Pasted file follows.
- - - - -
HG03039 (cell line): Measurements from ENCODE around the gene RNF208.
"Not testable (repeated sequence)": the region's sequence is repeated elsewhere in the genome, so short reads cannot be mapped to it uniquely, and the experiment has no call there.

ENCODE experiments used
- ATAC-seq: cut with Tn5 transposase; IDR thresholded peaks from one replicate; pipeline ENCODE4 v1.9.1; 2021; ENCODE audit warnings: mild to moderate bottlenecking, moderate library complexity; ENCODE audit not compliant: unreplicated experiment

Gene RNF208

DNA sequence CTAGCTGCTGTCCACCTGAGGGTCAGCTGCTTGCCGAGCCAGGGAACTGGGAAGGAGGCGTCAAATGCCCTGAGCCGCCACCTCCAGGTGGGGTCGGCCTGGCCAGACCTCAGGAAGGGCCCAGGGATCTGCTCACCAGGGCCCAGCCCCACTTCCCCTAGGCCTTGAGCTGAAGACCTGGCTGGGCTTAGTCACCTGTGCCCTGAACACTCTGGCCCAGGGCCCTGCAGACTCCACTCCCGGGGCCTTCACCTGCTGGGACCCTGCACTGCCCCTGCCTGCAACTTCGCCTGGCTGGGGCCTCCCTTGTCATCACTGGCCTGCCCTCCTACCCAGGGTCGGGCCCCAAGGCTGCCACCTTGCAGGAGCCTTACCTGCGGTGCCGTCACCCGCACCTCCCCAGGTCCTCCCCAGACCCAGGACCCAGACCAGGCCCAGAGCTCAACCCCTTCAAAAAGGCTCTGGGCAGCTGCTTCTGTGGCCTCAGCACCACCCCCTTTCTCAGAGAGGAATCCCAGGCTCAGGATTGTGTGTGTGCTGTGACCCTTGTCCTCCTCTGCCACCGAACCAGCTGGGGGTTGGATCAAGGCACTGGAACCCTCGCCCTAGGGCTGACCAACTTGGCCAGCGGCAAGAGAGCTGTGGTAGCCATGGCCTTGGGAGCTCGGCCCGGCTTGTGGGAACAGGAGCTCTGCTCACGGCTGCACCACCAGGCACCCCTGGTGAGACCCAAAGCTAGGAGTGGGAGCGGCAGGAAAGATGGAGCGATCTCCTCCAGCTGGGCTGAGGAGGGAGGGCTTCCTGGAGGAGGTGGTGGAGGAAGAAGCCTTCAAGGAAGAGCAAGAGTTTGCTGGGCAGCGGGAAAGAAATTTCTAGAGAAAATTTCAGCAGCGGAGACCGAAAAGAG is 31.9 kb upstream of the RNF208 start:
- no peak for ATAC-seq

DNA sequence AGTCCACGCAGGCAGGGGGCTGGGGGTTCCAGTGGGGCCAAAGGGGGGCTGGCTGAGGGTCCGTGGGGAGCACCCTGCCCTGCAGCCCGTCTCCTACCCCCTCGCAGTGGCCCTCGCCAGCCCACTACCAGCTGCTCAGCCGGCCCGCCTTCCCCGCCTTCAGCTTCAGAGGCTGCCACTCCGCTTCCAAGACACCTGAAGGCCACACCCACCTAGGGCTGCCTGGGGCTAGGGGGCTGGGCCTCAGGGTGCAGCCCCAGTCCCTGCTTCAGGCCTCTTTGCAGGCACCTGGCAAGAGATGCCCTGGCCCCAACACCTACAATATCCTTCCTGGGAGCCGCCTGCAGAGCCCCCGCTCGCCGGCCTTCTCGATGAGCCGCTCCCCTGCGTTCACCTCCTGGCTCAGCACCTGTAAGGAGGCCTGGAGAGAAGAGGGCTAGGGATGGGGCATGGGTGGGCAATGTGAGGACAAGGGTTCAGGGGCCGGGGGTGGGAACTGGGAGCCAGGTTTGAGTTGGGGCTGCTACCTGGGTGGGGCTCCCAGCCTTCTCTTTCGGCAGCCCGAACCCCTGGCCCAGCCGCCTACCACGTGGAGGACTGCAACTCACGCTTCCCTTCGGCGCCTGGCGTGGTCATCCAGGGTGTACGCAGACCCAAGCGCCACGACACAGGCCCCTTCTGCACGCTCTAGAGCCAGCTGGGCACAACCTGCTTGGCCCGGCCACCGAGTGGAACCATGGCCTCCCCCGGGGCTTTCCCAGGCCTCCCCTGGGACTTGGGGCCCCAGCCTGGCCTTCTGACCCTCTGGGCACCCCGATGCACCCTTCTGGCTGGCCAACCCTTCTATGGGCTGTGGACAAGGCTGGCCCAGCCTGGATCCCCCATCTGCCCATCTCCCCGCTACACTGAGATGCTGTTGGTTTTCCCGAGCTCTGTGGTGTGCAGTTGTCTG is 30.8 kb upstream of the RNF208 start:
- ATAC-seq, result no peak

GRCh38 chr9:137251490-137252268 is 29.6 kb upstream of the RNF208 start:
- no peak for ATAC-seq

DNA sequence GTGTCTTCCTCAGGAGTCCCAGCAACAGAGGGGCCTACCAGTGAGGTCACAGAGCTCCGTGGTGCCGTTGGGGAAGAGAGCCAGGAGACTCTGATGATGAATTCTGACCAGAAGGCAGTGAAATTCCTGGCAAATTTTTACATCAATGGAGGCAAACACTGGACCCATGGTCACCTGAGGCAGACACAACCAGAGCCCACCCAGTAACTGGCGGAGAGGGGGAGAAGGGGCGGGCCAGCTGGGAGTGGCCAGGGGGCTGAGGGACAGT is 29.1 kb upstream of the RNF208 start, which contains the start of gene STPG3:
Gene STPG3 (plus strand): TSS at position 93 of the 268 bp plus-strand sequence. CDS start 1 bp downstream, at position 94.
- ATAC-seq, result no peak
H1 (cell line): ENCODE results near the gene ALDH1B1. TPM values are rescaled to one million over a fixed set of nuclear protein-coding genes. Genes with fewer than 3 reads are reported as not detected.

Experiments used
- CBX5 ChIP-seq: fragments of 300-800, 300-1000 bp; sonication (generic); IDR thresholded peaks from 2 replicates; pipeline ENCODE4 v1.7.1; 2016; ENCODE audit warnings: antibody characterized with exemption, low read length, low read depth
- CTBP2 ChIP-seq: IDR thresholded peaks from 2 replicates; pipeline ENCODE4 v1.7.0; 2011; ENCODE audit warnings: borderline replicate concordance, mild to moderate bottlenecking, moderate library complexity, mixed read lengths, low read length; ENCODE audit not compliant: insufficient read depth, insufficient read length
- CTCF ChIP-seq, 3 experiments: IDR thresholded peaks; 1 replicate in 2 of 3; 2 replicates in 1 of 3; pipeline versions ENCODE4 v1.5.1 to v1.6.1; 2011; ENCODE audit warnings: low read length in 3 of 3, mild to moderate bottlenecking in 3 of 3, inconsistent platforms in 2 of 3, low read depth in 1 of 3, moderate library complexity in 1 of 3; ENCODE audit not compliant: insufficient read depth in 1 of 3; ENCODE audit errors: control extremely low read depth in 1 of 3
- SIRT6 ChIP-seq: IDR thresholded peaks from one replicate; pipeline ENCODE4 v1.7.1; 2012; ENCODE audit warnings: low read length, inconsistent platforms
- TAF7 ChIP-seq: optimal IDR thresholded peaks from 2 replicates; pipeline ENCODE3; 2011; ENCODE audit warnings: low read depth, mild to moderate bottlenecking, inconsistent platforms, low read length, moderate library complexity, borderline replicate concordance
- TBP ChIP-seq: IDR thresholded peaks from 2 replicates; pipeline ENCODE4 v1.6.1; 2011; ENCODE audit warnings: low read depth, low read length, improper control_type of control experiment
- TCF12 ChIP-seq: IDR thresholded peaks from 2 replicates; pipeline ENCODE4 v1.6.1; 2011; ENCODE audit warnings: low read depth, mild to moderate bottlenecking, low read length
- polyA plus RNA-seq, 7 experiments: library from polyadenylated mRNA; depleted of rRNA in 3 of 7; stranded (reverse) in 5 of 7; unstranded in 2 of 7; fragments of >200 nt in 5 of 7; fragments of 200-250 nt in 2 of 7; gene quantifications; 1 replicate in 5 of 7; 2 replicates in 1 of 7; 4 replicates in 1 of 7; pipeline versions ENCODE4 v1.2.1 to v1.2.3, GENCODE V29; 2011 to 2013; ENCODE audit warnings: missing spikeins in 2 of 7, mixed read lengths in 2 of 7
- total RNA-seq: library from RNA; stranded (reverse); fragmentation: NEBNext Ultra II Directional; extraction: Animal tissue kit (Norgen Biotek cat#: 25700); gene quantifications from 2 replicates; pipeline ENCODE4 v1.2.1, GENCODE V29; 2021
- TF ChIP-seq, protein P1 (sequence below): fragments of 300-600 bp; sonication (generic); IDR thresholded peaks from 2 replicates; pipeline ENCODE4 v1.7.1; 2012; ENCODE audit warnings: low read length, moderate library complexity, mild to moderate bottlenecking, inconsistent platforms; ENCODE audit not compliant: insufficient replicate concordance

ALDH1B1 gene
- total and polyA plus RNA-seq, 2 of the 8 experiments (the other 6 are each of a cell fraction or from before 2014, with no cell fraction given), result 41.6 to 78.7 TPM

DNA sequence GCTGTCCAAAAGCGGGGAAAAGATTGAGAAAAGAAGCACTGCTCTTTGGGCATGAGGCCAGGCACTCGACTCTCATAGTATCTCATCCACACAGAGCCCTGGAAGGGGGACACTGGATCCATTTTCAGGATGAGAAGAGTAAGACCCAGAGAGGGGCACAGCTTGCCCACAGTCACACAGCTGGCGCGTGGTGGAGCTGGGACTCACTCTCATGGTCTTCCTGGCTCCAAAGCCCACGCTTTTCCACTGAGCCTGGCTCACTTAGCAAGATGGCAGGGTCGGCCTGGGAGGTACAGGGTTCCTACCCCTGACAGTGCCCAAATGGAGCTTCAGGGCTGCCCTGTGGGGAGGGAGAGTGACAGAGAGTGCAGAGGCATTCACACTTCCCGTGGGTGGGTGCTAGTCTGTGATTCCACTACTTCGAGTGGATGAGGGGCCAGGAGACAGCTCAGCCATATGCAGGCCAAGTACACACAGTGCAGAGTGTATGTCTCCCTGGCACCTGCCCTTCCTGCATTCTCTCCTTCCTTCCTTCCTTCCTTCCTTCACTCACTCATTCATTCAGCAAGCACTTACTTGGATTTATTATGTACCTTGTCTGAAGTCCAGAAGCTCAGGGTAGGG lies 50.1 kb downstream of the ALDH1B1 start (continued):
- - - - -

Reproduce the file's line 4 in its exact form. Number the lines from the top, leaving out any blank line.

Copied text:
- ATAC-seq: cut with Tn5 transposase; IDR thresholded peaks from one replicate; pipeline ENCODE4 v1.9.1; 2021; ENCODE audit warnings: mild to moderate bottlenecking, moderate library complexity; ENCODE audit not compliant: unreplicated experiment